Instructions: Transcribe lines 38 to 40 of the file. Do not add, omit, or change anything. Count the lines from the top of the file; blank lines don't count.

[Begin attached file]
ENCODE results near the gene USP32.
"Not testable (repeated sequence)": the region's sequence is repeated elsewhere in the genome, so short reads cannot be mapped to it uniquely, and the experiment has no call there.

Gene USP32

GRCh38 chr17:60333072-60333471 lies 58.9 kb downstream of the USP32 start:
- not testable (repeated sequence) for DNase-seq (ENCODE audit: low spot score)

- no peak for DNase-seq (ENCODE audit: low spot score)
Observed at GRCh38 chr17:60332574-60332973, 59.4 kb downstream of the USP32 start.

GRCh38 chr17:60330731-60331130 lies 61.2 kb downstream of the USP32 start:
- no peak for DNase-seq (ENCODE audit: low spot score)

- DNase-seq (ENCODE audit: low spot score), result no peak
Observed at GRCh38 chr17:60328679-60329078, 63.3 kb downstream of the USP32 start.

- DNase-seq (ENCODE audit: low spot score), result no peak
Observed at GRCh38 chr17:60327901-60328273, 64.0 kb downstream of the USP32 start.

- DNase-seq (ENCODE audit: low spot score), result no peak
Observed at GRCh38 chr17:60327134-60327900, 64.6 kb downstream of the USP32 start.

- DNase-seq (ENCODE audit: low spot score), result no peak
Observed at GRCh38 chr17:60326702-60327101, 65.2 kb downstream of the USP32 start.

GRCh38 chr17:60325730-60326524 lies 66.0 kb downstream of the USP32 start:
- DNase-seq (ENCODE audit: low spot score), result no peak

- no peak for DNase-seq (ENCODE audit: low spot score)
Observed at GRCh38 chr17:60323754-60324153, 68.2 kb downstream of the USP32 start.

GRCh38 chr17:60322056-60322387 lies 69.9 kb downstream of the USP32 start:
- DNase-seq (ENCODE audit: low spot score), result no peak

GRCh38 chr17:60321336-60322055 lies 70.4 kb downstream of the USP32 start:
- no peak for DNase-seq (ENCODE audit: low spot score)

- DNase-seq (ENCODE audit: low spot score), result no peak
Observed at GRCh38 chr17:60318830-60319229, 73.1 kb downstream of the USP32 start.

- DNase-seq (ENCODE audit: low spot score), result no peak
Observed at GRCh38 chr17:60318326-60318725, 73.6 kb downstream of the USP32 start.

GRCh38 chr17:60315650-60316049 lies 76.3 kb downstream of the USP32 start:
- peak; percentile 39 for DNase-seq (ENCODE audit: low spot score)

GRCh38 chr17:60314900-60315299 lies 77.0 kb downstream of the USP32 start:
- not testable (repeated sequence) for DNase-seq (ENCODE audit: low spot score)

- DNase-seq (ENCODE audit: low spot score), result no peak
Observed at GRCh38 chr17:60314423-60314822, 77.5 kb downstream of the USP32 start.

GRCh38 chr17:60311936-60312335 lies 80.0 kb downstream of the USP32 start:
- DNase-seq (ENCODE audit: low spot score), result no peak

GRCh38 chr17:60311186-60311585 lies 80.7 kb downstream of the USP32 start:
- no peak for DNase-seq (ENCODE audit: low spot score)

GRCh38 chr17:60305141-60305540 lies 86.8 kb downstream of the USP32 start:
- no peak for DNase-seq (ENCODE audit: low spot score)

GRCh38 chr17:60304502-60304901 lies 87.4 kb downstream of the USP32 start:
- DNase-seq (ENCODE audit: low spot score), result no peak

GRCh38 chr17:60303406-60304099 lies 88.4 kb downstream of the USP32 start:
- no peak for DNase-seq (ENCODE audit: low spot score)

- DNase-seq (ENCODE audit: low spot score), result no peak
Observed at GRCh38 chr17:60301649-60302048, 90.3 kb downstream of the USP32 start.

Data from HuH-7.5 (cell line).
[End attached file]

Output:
GRCh38 chr17:60311186-60311585 lies 80.7 kb downstream of the USP32 start:
- no peak for DNase-seq (ENCODE audit: low spot score)

GRCh38 chr17:60305141-60305540 lies 86.8 kb downstream of the USP32 start: